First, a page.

University of Houston scientists are helping to develop a technology that could hold the key to unraveling one of the great mysteries of science: what constitutes dark matter?
National Science Foundation

Contact: Sara Tubbs
University of Houston

Public Release: 15-Mar-2018
Biophysical Journal
The complex journey of red bloods cells through microvascular networks
While the behavior of blood cells flowing within single, straight vessels is a well-known problem, less is known about the individual cellular-scale events giving rise to blood behavior in microvascular networks. To better understand this, researchers Peter Balogh and Prosenjit Bagchi published a recent study in the Biophysical Journal.
National Science Foundation

Contact: Faith Singer-Villalobos
University of Texas at Austin, Texas Advanced Computing Center

Public Release: 15-Mar-2018
Researchers discover evidence of the technology and behaviors linked to the emergence of human species
An anthropology professor from the George Washington University and a team of international collaborators, including scientists from the Smithsonian's National Museum of National History, have discovered that early humans in East Africa used coloring materials and obtained a range of raw materials from distant sources -- activities which imply the existence of social networks -- about 320,000 years ago, much earlier than previously thought.
Smithsonian, National Science Foundation, George Washington University

Contact: Maralee Csellar
George Washington University

Public Release: 15-Mar-2018
The Network and Distributed System Security Symposium
Attacks on 4G LTE networks could send fake emergency alerts
Ten new attacks and nine prior attacks on 4G LTE networks were outlined in a paper.
Intel, Schlumberger Foundation, National Science Foundation

Contact: Kayla Zacharias
Purdue University

Public Release: 15-Mar-2018
Environmental Research Letters
Half a degree more global warming could flood out 5 million more people
A new study finds that by 2150, the seemingly small difference between a global temperature increase of 1.5 and 2.0 degrees Celsius would mean the permanent inundation of lands currently home to about 5 million people, including 60,000 who live on small island nations.
National Science Foundation, Rhodium Group, Climate Impact Lab consortium, NASA

Contact: Catherine Zandonella
Princeton University

Public Release: 15-Mar-2018
Startup promises minimally invasive heart repair
A minimally invasive surgical device to be commercialized by a newly launched startup could fundamentally transform the way doctors correct organ defects.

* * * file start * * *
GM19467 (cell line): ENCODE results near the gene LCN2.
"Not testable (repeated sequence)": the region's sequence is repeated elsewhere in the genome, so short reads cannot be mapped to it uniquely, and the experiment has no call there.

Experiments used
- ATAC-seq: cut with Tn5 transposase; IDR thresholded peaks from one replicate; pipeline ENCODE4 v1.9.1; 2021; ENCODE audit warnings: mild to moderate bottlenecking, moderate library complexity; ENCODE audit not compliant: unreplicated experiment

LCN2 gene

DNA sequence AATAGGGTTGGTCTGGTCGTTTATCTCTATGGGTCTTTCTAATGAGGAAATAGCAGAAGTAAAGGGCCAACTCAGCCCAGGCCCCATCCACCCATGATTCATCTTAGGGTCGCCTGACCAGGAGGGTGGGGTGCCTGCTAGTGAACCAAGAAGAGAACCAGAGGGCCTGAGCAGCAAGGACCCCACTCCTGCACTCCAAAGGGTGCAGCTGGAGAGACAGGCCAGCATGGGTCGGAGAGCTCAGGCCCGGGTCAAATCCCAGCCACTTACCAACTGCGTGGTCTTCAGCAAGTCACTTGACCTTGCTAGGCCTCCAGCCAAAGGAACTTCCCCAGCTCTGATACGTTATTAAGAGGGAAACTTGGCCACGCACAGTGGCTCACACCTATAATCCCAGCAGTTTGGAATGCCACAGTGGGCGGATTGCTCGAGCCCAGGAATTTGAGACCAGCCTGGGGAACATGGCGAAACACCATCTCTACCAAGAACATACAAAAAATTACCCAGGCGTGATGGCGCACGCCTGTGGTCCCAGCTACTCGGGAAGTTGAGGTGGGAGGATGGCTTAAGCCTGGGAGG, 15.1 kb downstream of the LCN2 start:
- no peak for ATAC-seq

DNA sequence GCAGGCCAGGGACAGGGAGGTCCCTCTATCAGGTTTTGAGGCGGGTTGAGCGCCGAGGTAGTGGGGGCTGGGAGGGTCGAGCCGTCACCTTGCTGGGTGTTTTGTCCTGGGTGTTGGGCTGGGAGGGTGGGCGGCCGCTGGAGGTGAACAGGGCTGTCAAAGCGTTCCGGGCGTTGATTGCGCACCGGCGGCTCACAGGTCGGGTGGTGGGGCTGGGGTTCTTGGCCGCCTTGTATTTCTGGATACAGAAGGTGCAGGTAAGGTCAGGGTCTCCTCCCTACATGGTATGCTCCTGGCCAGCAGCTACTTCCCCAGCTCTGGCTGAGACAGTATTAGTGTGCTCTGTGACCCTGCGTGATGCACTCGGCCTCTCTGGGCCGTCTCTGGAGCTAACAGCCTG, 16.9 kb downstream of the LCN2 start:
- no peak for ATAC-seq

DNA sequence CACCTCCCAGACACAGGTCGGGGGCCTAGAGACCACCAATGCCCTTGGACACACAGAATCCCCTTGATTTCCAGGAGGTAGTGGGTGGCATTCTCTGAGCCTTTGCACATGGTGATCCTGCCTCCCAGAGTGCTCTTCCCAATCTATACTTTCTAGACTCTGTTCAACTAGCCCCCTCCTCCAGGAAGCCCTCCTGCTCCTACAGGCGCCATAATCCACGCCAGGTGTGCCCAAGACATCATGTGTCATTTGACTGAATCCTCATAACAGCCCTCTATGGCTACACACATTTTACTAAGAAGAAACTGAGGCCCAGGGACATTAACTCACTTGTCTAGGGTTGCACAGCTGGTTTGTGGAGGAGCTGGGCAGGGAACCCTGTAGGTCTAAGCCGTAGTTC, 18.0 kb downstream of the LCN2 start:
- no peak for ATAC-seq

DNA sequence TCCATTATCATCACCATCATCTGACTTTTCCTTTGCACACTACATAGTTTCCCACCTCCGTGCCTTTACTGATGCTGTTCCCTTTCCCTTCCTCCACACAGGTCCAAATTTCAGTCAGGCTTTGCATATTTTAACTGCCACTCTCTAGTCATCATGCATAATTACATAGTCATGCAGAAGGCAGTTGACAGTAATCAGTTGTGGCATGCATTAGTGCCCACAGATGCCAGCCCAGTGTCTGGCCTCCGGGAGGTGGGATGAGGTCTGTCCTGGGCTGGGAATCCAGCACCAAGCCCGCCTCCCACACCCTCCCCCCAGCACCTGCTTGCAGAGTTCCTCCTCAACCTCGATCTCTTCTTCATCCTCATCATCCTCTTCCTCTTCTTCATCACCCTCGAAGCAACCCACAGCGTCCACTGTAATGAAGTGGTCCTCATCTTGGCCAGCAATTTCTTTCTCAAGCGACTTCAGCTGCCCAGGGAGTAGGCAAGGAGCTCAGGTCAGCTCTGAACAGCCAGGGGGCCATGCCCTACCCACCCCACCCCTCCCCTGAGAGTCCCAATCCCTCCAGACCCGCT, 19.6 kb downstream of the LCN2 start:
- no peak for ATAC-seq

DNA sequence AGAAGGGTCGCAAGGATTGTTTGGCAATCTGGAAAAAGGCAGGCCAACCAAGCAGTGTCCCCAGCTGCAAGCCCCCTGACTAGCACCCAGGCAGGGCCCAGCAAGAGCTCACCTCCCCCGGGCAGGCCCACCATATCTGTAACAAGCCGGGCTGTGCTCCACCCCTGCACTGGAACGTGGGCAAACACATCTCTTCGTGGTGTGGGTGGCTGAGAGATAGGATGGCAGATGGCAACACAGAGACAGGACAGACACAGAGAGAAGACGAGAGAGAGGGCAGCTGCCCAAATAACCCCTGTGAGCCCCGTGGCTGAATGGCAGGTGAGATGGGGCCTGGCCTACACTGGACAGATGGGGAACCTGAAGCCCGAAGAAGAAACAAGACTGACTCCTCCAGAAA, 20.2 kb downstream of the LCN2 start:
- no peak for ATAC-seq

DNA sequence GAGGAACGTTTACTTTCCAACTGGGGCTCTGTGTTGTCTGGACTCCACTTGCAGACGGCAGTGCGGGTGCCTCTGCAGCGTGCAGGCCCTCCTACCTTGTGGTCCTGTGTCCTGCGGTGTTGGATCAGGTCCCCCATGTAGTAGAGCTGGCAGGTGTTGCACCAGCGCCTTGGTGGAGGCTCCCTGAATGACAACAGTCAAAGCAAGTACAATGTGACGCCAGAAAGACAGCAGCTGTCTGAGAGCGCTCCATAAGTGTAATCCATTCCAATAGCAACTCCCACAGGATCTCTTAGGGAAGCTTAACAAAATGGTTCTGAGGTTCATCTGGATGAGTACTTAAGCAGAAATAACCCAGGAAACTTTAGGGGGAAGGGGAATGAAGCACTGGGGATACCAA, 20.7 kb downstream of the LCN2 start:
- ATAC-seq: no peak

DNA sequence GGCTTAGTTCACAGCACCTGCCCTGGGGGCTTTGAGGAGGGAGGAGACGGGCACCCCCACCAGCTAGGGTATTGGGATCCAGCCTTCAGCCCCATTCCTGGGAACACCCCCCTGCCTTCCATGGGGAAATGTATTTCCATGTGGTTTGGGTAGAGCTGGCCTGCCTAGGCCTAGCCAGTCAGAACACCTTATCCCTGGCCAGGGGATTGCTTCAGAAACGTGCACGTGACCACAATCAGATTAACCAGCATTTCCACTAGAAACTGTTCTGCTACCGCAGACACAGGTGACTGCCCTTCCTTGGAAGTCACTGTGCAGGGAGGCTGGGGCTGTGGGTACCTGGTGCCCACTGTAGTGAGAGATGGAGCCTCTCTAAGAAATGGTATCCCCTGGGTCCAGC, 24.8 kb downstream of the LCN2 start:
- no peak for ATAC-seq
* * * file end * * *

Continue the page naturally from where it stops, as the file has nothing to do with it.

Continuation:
National Institutes of Health, National Science Foundation

Contact: Caroline Perry
Harvard University

Public Release: 15-Mar-2018
Environmental Entomology
When natural disaster strikes, can insects and other invertebrates recover?
After a 100-year flood struck south central Oklahoma in 2015, a study of the insects, arthropods, and other invertebrates in the area revealed striking declines of most invertebrates in the local ecosystem, a result that researchers say illustrates the hidden impacts of natural disasters.
US Department of Education Graduate Assistance in Areas of National Need, National Science Foundation

Contact: Joe Rominiecki
301-731-4535 x3009
Entomological Society of America

Public Release: 15-Mar-2018
Scientists discover evidence of early human innovation, pushing back evolutionary timeline
Scientists discovered that early humans in East Africa had -- by about 320,000 years ago -- begun trading with distant groups, using color pigments and manufacturing more sophisticated tools than those of the Early Stone Age, tens of thousands of years earlier than previous evidence has shown in eastern Africa. As earthquakes remodeled the landscape and climate fluctuated between wet and dry conditions, technological and social innovation would have helped early humans survive unpredictable conditions.
Smithsonian Institution, National Science Foundation, George Washington University

Contact: Ryan Lavery

Public Release: 15-Mar-2018
Topsy-turvy currents key to removing nitrate from streams, UCI-led study finds
More than 500 years ago, Leonardo da Vinci sketched what he called 'la turbolenza,' comparing chaotic swirls atop flowing water to curly human hair. It turns out those patterns influence myriad phenomena, from the drag on an airplane's wings and the formation of Jupiter's red spot to the rustling of tree leaves.